Digital Hones Brands' Value-Added Services
Nike+ iOS and Android apps help athletes track their runs
Known for its athletic gear and omnipresent swoosh, Nike also has significant traction with its famed Nike+ community. Nike+ is a line of services and products that socializes and gamifies fitness activities. By using a series of free apps for Android and iOS devices and purchasable products, like the FuelBand activity tracker, participants can record activities, track their progress, and compare results with other members of the Nike+ community.
The value for Nike, of course, is that these noncore but valued services drive brand loyalty and recognition.
“Growing a business can't be about buy, buy, buy,” says Jeanne Bliss, a customer experience expert and the founder of the consultancy CustomerBliss. “It has to be value added, and you have to earn the right to [customers'] trust and a relationship.”
This concept isn't new, but the proliferation of mobility allows companies to offer a vaster array of services—using customer insights to determine and power the features that are most important.
Procter & Gamble's toilet paper brand, Charmin, initially sponsored then purchased the SitOrSquat app, which shows the location of public restrooms across the United States. After acquiring the rights in 2010, Charmin cleaned up the interface, simplified the rating system, and developed a Spanish-language version. It currently has 125,000 public restrooms in its database, based on user-generated submissions.
Good, better, best
“We see the app more as a way to create meaningful consumer engagement rather than as a sales tool,” says Laura Dressman, Charmin's communications manager. “Digital technologies allow us to engage with more consumers to better meet their needs anytime, anywhere.”
Nike spokesperson Megan Saalfeld also sees this transformation: “[A]s the power of these new technologies continues to accelerate, the potential to deliver better products and services continues to grow.”
Nike+ launched in 2006, initially as a service for runners (it now has dedicated services for basketball players and trainers), and according to the company website currently has 7 million members. In 2010 Nike unveiled its iOS app that allowed users to track runs; in June 2012 it revamped the app, enhancing the core features and expanding its availability to Android phones.
Essential to providing these services, Bliss says, is understanding customer behavior and interests. “You need to trawl through Web comments and complaints, and aggregate them into trends,” she says. “The companies that are leading edge [are the ones whose internal teams] agree on the categorization of issues and create consistency in the data management between those issues.” This latter condition is particularly important—if a company's departments disagree on what defines a customer trend, it's difficult to provide a consistent and valuable service to customers and prospective customers.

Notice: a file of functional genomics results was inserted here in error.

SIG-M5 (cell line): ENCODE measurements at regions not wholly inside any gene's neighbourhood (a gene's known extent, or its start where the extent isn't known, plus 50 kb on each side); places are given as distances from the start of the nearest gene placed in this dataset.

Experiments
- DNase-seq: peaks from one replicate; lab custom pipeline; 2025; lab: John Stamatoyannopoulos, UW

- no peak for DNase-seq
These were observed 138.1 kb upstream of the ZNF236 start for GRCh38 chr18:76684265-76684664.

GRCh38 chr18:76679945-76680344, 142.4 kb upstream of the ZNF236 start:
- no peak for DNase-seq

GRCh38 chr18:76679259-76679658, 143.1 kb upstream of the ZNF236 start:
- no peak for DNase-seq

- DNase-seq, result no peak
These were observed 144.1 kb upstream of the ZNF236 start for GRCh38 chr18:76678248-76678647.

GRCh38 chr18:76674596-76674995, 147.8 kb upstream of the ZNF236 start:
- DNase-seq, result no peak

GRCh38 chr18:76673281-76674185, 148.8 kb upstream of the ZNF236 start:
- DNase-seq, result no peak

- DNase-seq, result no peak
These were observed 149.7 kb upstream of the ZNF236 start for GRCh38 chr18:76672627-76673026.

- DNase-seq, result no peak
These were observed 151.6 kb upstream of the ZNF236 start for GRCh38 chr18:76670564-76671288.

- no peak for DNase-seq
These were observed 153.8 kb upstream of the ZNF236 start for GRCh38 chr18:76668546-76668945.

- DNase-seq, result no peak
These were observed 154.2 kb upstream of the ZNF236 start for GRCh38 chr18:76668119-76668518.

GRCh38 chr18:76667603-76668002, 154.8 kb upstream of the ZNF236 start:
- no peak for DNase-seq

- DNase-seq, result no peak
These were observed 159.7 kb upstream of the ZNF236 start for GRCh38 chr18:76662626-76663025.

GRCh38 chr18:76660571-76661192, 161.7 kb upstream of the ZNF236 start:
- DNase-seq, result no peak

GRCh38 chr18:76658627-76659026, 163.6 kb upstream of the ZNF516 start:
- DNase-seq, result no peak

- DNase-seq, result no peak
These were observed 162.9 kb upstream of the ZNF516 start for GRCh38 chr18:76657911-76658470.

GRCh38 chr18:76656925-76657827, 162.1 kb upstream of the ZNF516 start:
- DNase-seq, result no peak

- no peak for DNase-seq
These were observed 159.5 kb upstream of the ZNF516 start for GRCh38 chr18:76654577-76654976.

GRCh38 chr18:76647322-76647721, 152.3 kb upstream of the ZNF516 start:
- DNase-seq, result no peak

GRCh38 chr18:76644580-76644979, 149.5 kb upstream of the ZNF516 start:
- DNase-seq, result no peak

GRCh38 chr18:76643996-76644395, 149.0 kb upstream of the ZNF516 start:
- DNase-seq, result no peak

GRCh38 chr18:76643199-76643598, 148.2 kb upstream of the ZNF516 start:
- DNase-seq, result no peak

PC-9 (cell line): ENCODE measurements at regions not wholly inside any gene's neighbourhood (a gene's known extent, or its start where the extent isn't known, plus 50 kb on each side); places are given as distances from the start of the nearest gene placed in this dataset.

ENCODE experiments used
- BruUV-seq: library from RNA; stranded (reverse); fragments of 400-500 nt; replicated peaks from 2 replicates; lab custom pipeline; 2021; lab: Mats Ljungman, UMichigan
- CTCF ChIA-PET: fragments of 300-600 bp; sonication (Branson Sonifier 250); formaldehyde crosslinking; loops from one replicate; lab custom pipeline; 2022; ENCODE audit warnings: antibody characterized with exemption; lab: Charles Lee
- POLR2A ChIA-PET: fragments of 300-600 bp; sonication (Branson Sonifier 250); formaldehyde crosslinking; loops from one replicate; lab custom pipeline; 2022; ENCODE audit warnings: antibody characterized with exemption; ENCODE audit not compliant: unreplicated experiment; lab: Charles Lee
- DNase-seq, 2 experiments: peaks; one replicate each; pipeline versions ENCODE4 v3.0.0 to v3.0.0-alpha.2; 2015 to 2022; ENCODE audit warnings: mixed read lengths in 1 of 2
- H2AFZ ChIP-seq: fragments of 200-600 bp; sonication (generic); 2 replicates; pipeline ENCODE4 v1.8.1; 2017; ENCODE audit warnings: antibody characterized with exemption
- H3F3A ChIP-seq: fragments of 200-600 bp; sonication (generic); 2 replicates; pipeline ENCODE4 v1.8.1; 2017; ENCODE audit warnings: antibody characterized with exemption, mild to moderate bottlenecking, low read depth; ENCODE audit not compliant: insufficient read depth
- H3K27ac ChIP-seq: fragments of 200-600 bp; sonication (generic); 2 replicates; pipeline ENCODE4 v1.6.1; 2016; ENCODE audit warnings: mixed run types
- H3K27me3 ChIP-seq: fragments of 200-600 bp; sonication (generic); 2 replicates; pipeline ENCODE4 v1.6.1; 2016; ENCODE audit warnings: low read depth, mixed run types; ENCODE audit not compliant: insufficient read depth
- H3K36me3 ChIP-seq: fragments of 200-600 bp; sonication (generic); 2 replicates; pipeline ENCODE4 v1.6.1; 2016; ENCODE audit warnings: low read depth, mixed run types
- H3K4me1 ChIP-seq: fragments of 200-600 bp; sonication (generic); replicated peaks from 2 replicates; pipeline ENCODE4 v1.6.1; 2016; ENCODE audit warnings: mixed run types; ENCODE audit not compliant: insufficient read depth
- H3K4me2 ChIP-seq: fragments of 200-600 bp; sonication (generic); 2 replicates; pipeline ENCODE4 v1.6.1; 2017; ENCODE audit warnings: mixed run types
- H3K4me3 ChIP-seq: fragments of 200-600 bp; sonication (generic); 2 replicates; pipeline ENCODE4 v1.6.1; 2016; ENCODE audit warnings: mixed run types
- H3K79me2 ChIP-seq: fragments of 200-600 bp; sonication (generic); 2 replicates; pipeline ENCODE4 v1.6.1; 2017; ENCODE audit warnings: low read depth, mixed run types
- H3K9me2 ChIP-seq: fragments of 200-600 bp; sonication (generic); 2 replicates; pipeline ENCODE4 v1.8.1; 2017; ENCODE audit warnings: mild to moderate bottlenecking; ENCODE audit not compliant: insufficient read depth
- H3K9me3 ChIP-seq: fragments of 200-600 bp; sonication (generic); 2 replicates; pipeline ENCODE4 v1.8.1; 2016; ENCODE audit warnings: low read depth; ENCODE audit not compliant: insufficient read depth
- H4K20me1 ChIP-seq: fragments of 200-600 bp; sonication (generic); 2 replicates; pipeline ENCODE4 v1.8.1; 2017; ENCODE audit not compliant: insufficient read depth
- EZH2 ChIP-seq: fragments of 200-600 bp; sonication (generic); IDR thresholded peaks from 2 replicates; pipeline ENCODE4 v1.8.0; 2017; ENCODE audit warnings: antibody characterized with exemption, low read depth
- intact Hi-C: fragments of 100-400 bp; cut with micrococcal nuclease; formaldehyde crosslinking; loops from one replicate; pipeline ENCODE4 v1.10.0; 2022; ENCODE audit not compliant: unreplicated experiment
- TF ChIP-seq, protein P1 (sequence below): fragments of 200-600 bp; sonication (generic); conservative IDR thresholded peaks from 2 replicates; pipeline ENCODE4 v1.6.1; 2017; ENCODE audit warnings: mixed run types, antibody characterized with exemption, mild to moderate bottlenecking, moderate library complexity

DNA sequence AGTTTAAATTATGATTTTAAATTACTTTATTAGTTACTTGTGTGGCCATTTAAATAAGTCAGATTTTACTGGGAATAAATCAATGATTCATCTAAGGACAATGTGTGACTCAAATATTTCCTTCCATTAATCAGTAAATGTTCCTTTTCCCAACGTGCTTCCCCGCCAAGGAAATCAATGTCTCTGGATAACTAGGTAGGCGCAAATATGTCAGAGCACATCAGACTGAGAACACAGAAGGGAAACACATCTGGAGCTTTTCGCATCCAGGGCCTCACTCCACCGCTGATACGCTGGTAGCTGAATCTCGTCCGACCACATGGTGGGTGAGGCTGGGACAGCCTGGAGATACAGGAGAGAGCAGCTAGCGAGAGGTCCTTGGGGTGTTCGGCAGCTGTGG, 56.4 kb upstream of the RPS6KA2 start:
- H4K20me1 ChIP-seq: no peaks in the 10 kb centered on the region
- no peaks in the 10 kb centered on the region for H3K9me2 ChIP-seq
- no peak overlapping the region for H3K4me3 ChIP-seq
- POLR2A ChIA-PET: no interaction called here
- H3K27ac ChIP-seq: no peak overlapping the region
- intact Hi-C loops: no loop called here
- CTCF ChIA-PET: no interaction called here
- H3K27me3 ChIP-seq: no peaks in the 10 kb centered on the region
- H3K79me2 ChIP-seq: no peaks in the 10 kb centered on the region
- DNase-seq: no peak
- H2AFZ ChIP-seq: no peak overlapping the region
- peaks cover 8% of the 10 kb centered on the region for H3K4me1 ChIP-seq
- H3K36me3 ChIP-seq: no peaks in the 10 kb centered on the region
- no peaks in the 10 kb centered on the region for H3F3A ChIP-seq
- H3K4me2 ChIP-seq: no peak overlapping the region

In the case of Nike, it was a simple and widespread trend that catalyzed the development of Nike+. “We knew that runners logged their runs,” Saalfeld says. “That was the insight. We used digital technology to redefine the idea of the basic logbook to create a powerful experience to help motivate runners.”
Charmin judges its app's success based on customer and media response. “For instance, Parenting magazine named SitOrSquat one of its best apps for moms in its December/January 2012 issue, and the app received attention in the D.C. metro area as a must-have mobile tool for those attending the Inauguration in January, as a shortage of Porta Potties loomed,” Dressman says.
But the easy availability of customer data—much of it unstructured—can create unexpected issues for businesses hoping to learn about what customers actually want. “If you listen too fast, you have squeaky wheel-itis,” Bliss says. This can result in companies fixating on a trend that isn't actually a trend, or trying to develop services around multiple issues when they should pick one instead.